Subject Re: [firebird-support] Re: Character set was RE: Digest Number 1619
Author Helen Borrie
At 08:50 PM 6/08/2003 +0000, you wrote:
>Thanks, I feel a bit better now: only have 438 hours, still some to
>But I still can't make t work.
>"UPDATE Table
>set newFld = cast (_NONE oldFld as VARCHAR(70) CHARACTER SET
>returns "Token Unknown" on "oldFld"
>And executing :
>"set newFld = _ISO8859_1 oldFld"
>returns "Token Unknown" on "oldFld" again.

Yup. Unfortunately, this syntax only works with string constants. So

set newFld = _ISO8859_1 oldFld

won't work, but

set newFld = _ISO8859_1 'Some string'

will work.

>Does anyone know how to write the syntax of this ??
>Should I write a Store Procedure keeping each value to update in a
>variable, and updating one at a time ??

Not in Firebird 1.0.x, because it has no way to construct a DSQL statement
"on the fly" that would give you the string constant. The only way I could
see to do this with straight DSQL would be from a client application that
was looping through the source rows and passing the complete DSQL
statement, assembled each time with the string constants. It's not very
nice as a client/server technique but it's doable.

In Firebird 1.5, there is the EXECUTE STATEMENT construct. You *can* do it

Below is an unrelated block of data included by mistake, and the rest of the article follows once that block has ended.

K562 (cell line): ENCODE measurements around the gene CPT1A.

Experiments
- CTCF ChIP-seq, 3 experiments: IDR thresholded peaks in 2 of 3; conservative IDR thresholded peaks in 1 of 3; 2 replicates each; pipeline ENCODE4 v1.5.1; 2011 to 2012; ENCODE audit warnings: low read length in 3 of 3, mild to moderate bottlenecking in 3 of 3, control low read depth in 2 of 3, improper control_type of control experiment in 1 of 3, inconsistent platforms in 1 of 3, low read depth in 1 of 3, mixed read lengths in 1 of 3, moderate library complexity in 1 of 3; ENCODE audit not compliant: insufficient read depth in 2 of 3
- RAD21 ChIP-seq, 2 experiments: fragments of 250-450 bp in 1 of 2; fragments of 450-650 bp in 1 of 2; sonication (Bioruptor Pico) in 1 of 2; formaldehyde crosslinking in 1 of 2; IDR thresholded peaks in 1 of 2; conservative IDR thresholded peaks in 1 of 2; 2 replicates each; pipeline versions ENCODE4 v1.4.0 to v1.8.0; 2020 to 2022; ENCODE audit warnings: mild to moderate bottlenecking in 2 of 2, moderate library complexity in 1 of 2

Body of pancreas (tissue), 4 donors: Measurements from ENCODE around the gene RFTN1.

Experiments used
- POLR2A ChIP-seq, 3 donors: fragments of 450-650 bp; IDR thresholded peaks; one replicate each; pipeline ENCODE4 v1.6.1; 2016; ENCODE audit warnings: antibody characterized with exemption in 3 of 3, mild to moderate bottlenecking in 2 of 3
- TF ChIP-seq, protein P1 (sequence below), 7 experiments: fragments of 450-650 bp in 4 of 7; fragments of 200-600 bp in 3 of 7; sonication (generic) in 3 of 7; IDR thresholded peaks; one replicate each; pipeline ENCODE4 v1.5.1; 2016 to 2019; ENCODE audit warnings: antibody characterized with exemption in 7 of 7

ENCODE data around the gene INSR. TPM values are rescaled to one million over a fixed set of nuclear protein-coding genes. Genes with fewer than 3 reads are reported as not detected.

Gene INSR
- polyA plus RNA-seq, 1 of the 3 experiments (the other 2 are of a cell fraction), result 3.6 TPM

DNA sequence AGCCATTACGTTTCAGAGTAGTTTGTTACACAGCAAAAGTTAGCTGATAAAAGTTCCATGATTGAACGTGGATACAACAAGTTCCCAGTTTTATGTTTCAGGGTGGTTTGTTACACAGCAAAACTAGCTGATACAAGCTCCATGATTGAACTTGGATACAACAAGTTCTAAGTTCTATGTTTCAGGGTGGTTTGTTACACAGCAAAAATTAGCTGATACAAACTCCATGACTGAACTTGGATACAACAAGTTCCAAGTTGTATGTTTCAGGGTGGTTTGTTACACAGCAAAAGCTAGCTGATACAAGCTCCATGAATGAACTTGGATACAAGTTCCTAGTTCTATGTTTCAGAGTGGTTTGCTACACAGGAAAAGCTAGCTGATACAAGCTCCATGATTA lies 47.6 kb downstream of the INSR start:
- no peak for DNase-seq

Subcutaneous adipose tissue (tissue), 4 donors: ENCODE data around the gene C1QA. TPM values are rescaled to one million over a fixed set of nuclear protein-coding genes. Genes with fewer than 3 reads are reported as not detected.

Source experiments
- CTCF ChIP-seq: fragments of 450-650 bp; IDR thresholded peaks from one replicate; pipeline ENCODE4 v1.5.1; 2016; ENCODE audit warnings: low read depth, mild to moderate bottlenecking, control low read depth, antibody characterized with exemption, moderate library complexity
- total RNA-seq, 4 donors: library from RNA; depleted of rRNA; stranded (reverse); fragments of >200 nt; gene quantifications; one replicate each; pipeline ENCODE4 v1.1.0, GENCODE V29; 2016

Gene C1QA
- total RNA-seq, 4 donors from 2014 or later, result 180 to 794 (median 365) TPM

in a stored procedure using this, although you MUST get the quoting exactly
right. Here's one I've just done and run to prove the pudding (this being
my first venture with EXECUTE STATEMENT.)

I worked on an existing table named PERSON, which includes two columns
FIRST_NAMES varchar(120) and SURNAME varchar(70). I created a table to
store the converted data:

create table dropme (
first_names varchar(120) character set ISO8859_1,
surname varchar(70) character set ISO8859_1) ;

Then I wrote this SP:
set term ^;
create procedure changeme as
declare variable infirst varchar(120);
declare variable exestring varchar(2000);
declare variable inlast varchar(70);
for select first_names, surname from person
into :infirst, :inlast do
exestring = 'insert into dropme (first_names, surname)
values (_ISO8859_1 '''||infirst||''', _ISO8859_1 '''||inlast||''')';
execute statement exestring;
end ^

(Watch all those quotemarks - they are all single-quotes. Also note that
the interactive SQL tool I use doesn't know about EXECUTE STATEMENT so I
needed to create the procedure in a script. It worked fine interactively
in isql, though, and I found the new "readline" feature very handy as I
wrestled with those quotemarks!)

It worked, EXCEPT for one gotcha ---

My data (members of the FirebirdSQL Foundation!) included the name
"O'Donohue". The procedure barfed on the apostrophe in "O'Donohue". The
reason of course is that EXECUTE PROCEDURE, although a great asset in some
ways, is completely dumb at run-time. It's literally brute force - if the
exestring has any possibility of resolving to bad syntax under any
condition, it's broke. The PSQL compiler can't anticipate your run-time
conditions so you absolutely MUST anticipate them yourself.

In a real-life situation, if I had to convert data that potentially
contained apostrophes, I'd need to write another procedure (using
substring() and the StrLen and/or SubStrLen UDFs) that gets called inside
the FOR loop BEFORE the exestring is assembled, to check the raw input and
double any apostrophes it finds.